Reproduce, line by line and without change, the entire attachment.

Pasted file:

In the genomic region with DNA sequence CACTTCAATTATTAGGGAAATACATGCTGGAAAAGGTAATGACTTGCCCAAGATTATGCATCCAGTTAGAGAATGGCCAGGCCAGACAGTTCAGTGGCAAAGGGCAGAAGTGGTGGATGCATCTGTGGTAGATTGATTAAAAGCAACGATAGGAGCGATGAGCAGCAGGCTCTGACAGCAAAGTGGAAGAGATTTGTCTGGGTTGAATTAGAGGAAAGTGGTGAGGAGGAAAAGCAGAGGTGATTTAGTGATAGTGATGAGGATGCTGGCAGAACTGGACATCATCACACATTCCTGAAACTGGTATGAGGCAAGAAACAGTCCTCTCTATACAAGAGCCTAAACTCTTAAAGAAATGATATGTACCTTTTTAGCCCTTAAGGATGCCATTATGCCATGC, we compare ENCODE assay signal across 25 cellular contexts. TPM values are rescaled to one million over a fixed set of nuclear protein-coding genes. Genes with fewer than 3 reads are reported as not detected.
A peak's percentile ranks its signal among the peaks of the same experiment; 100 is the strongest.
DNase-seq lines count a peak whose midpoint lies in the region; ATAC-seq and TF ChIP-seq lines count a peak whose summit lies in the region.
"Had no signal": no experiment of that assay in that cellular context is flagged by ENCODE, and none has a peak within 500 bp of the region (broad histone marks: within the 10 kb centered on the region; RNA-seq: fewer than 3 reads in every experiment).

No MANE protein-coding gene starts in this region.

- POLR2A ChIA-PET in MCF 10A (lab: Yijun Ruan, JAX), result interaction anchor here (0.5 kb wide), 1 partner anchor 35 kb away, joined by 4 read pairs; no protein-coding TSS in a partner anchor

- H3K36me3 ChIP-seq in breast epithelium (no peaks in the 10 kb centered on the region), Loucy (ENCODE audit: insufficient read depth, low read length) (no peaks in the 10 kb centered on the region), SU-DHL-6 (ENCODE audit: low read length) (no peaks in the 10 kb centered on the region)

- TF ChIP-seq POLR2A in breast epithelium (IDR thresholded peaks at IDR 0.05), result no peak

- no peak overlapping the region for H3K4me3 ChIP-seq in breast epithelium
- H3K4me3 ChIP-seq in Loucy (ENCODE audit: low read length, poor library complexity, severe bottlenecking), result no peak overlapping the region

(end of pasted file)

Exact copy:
In the genomic region with DNA sequence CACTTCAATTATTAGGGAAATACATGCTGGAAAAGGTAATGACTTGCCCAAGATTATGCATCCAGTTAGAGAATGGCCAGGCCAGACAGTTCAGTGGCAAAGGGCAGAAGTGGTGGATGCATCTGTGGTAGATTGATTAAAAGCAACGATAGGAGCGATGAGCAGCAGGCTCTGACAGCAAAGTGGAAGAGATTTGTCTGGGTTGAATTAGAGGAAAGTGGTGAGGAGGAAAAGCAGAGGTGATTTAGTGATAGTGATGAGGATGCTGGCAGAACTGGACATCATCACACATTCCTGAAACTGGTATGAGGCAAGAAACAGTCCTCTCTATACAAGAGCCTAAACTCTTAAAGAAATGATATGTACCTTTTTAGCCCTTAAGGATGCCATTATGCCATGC, we compare ENCODE assay signal across 25 cellular contexts. TPM values are rescaled to one million over a fixed set of nuclear protein-coding genes. Genes with fewer than 3 reads are reported as not detected.
A peak's percentile ranks its signal among the peaks of the same experiment; 100 is the strongest.
DNase-seq lines count a peak whose midpoint lies in the region; ATAC-seq and TF ChIP-seq lines count a peak whose summit lies in the region.
"Had no signal": no experiment of that assay in that cellular context is flagged by ENCODE, and none has a peak within 500 bp of the region (broad histone marks: within the 10 kb centered on the region; RNA-seq: fewer than 3 reads in every experiment).

No MANE protein-coding gene starts in this region.

- POLR2A ChIA-PET in MCF 10A (lab: Yijun Ruan, JAX), result interaction anchor here (0.5 kb wide), 1 partner anchor 35 kb away, joined by 4 read pairs; no protein-coding TSS in a partner anchor

- H3K36me3 ChIP-seq in breast epithelium (no peaks in the 10 kb centered on the region), Loucy (ENCODE audit: insufficient read depth, low read length) (no peaks in the 10 kb centered on the region), SU-DHL-6 (ENCODE audit: low read length) (no peaks in the 10 kb centered on the region)

- TF ChIP-seq POLR2A in breast epithelium (IDR thresholded peaks at IDR 0.05), result no peak

- no peak overlapping the region for H3K4me3 ChIP-seq in breast epithelium
- H3K4me3 ChIP-seq in Loucy (ENCODE audit: low read length, poor library complexity, severe bottlenecking), result no peak overlapping the region